General Assembly Resolution # 581
A resolution to repeal previously passed legislation.
General Assembly Resolution #527 “Protected Working Leave” (Category: Regulation; Area of Effect: Labour Rights) shall be struck out and rendered null and void.
Lauding GA#527's intent to protect workers' economic and social security, yet aware of GA#527's many shortcomings, the General Assembly repeals GA#527 for the following reasons:
GA#527 contains a slew of imprecise, vague, and exploitable language, including but not limited to:
guaranteeing workers returning from paid leave the same or a comparable job as to what they had before "should their employer reasonably be able to provide such," effectively undermining the goal of that subclause by allowing employers to hurt workers with unjust demotions per the word reasonable,
"serious illness" and "seriously ill," allowing workers to request paid leave on a whim per the vagueness of the words serious and seriously,
requiring workers to give "reasonable notice" or alert their employers of any "serious health conditions" that may require them to take paid leave, yet more poor wording that causes unnecessary workplace trouble in the case of notices that disallow employers to adequately adjust, on top of the concerns with using "serious" as listed in the above bulletpoint,
how employers may not impose "unnecessarily onerous conditions" for paid leave, an easy way for employers to restrict workers' rights and prevent employees from taking paid leave per the ambiguity of unnecessarily onerous,
how member nations may place the burden of compensating workers on paid leave onto the workers' employer if the employer can provide it "without significant financial strain," which could result in small businesses and large corporations carrying the same weight, increasing bankruptcy risk among small businesses and thus creating social and economic instability for the owners of said bankrupt smaller businesses and its employees,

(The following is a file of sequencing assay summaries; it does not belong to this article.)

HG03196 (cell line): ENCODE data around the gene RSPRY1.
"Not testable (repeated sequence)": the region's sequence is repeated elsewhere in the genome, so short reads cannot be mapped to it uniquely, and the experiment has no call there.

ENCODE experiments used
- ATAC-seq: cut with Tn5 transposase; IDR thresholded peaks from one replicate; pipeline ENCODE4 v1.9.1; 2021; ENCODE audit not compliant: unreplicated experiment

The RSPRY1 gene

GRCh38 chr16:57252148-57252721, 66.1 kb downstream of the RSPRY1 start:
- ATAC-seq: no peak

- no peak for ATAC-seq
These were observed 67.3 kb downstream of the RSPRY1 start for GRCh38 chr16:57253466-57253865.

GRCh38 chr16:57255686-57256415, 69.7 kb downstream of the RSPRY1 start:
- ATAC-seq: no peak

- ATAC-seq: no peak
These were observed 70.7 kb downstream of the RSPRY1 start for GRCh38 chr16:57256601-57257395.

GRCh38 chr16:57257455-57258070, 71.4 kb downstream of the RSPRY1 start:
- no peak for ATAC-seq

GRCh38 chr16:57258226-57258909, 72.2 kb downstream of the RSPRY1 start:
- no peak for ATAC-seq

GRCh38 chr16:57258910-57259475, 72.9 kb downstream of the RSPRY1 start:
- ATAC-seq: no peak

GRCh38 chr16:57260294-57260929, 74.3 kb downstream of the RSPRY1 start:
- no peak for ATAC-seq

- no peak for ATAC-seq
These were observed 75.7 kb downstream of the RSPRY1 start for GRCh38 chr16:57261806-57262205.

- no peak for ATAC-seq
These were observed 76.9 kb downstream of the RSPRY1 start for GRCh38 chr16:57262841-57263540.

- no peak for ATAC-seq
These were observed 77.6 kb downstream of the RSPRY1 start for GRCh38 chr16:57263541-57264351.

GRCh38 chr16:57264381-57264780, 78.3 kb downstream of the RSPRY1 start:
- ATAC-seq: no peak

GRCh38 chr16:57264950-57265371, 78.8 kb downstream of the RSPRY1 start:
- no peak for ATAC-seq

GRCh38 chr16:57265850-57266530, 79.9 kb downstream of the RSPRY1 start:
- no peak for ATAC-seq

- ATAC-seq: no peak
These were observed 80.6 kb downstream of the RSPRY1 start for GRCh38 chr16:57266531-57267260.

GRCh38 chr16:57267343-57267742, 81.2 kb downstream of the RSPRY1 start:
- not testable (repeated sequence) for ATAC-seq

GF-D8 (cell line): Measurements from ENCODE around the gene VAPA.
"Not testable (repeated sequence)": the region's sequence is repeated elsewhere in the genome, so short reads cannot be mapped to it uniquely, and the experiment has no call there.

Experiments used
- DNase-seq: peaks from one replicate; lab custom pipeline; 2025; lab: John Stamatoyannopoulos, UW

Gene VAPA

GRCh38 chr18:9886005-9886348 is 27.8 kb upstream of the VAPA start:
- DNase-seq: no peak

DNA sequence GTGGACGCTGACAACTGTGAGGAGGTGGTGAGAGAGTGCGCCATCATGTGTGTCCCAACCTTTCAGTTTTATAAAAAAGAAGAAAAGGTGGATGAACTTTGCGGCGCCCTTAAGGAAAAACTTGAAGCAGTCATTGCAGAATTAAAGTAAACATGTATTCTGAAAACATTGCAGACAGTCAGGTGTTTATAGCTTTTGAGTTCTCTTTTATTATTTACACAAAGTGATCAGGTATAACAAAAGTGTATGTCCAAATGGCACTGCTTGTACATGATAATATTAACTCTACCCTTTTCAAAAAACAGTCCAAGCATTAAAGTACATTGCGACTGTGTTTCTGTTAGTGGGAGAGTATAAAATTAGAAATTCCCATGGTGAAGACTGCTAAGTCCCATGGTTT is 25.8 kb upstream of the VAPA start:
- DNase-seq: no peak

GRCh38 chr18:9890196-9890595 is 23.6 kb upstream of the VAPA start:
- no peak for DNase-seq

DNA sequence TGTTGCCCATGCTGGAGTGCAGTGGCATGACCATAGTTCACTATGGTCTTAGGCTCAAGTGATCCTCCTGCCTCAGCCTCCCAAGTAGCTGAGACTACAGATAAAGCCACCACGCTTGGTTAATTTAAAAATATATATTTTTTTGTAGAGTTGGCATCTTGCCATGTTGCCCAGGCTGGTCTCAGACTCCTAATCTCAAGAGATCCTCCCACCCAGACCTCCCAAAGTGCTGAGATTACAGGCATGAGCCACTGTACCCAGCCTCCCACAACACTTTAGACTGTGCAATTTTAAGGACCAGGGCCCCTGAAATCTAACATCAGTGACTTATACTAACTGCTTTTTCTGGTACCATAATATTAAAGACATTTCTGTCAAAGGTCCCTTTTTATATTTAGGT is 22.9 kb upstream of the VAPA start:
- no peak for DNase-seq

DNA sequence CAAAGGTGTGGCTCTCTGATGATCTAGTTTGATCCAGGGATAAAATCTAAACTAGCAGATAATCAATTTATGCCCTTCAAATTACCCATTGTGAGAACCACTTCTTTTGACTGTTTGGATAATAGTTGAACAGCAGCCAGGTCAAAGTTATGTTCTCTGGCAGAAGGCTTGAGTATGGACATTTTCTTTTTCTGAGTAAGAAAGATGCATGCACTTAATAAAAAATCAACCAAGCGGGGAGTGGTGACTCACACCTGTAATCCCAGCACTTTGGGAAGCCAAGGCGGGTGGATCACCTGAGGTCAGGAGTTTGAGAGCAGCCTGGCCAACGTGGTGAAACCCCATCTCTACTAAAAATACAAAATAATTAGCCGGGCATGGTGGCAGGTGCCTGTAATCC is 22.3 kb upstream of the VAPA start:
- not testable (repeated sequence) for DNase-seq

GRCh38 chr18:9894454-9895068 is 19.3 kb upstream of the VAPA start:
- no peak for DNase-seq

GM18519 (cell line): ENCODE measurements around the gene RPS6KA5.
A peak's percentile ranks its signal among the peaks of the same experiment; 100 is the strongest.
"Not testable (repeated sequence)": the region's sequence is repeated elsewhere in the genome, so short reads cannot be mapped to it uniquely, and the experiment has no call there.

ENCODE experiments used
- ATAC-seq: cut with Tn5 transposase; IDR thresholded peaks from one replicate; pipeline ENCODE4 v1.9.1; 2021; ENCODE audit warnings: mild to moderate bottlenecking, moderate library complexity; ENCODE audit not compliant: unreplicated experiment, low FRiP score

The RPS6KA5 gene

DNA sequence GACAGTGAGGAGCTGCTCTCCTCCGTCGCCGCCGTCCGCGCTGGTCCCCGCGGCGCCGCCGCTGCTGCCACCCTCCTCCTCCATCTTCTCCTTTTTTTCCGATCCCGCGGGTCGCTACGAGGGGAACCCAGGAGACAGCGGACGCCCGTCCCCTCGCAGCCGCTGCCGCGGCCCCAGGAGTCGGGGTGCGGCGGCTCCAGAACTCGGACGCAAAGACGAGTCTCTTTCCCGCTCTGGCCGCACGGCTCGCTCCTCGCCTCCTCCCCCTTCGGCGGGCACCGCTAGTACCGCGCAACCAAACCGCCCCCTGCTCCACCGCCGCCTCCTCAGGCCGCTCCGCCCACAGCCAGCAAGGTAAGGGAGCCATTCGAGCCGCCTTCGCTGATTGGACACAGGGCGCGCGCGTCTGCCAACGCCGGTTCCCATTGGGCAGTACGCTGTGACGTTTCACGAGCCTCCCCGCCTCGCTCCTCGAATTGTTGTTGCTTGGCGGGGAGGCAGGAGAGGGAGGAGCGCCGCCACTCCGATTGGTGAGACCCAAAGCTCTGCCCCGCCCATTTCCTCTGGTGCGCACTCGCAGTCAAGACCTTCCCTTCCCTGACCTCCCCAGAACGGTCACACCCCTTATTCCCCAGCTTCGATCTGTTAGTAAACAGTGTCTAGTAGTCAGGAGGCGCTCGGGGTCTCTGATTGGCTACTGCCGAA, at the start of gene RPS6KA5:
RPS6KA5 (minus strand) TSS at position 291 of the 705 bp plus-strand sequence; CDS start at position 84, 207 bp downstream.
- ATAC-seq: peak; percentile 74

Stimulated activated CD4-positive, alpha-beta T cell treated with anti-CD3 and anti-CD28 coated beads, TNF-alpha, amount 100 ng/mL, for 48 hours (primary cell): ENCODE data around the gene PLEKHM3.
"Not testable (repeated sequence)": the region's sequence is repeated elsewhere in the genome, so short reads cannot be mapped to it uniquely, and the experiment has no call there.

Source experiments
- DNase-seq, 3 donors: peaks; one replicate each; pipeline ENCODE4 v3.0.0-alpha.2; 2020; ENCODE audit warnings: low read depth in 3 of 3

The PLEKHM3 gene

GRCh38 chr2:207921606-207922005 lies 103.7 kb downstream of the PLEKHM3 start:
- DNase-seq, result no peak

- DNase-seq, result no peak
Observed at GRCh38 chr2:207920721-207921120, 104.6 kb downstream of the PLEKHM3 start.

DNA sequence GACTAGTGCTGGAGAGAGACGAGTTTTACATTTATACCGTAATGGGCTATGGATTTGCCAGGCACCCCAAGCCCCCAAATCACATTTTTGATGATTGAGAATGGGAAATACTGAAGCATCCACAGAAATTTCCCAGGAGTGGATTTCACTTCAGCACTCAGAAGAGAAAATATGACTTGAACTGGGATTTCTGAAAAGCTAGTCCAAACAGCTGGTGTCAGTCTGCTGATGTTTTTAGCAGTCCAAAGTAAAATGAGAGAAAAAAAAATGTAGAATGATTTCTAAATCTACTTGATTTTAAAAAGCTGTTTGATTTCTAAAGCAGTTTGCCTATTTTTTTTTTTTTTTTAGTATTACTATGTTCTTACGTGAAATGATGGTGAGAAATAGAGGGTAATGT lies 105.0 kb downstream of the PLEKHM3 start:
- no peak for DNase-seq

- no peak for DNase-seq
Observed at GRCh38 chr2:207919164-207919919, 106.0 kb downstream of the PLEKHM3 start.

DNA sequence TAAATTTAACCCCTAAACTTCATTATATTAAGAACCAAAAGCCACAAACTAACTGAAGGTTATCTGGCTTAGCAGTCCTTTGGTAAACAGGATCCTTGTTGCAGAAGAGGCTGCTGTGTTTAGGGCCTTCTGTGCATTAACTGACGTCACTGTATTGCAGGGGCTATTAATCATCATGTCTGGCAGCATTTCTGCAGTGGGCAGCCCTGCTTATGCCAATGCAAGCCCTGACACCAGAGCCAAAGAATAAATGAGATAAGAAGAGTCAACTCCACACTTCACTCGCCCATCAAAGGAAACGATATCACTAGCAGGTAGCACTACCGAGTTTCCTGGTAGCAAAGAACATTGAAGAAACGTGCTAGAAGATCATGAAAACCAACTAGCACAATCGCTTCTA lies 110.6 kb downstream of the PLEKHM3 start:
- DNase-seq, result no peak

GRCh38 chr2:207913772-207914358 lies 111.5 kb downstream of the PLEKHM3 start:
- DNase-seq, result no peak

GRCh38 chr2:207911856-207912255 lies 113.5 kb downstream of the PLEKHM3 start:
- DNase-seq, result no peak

the vagueness of a "comparable job," which doesn't specify how the job is comparable, thus opening the door to salary decreases, a change to a field the employee is uninterested in, a different necessary skill set for the job, a combination of these factors, or other factors, and
how subclause 5a only protects workers from "unnecessarily onerous conditions" from employers, leaving room for malign member state actors to oppress its workforce due to the lack of restrictions on their placing of conditions upon workers filing for paid leave,
GA#527's definition of worker fails to differentiate between employees on perpetual contracts and non-perpetual contracts, ultimately allowing employees on time-limited contracts to request paid leave on the first day of their employment and remain on paid leave until the end of it,
GA#527 forbids employers from not giving employees the same or comparable jobs on return even when impossible but additionally allows exceptions for when it is both impossible or "unreasonable," contradicting itself, and
Clause 2 of GA#527 states employers must give workers "a reasonable duration of paid leave" if they request it under certain poorly-worded conditions; one example being "to care for a seriously ill or physically or mentally disabled spouse, child below the age of majority, parent, grandparent, or dependent should they require such care [to the extent necessary to adequately service this condition]." Such wording allows for excessive paid leave; a worker caring for their infant offspring (who cannot live independently) will receive paid leave for years, and a worker caring for their mentally disabled parent (who again needs care) may receive paid leave for even longer. Moreover, a business, perhaps one with considerable leverage over an employee, may argue "reasonable" and "adequately" to mean, for example, a period that wouldn't allow an employee to recover fully from a "serious illness" to not endanger their fellow employees. The lack of a minimum or maximum paid leave length requirement only worsens this.